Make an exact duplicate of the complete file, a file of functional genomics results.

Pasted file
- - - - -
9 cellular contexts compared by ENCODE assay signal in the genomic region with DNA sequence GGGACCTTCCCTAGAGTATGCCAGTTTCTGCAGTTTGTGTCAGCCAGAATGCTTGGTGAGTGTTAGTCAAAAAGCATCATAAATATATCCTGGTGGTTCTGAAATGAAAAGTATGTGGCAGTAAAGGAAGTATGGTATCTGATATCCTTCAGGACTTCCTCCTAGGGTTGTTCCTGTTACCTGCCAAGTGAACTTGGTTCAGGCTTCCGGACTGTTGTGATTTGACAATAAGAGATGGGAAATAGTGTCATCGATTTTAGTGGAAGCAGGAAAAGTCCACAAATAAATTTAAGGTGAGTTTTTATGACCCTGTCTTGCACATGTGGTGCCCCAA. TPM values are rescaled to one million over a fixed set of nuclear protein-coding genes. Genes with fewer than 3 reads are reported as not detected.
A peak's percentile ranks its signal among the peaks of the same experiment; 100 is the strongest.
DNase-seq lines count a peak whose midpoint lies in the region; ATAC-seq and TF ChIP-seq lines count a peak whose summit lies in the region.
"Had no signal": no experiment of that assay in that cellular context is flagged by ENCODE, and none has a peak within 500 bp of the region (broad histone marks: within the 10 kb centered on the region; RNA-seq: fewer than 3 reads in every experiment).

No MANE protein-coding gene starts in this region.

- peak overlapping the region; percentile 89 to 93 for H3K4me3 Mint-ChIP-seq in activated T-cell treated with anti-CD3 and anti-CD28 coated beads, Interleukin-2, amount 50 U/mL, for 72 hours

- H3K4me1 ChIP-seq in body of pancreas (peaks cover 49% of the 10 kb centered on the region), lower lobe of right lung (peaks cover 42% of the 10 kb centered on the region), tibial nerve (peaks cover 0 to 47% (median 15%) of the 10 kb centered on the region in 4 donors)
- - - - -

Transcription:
9 cellular contexts compared by ENCODE assay signal in the genomic region with DNA sequence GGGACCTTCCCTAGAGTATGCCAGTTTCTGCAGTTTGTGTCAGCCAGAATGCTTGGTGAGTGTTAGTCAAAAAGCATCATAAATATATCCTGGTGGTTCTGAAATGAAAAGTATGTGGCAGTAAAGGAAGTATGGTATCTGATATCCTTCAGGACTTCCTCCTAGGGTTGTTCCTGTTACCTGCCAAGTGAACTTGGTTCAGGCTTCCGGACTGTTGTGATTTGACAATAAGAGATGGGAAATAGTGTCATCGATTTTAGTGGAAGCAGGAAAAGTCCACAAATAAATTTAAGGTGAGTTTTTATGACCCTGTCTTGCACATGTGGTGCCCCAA. TPM values are rescaled to one million over a fixed set of nuclear protein-coding genes. Genes with fewer than 3 reads are reported as not detected.
A peak's percentile ranks its signal among the peaks of the same experiment; 100 is the strongest.
DNase-seq lines count a peak whose midpoint lies in the region; ATAC-seq and TF ChIP-seq lines count a peak whose summit lies in the region.
"Had no signal": no experiment of that assay in that cellular context is flagged by ENCODE, and none has a peak within 500 bp of the region (broad histone marks: within the 10 kb centered on the region; RNA-seq: fewer than 3 reads in every experiment).

No MANE protein-coding gene starts in this region.

- peak overlapping the region; percentile 89 to 93 for H3K4me3 Mint-ChIP-seq in activated T-cell treated with anti-CD3 and anti-CD28 coated beads, Interleukin-2, amount 50 U/mL, for 72 hours

- H3K4me1 ChIP-seq in body of pancreas (peaks cover 49% of the 10 kb centered on the region), lower lobe of right lung (peaks cover 42% of the 10 kb centered on the region), tibial nerve (peaks cover 0 to 47% (median 15%) of the 10 kb centered on the region in 4 donors)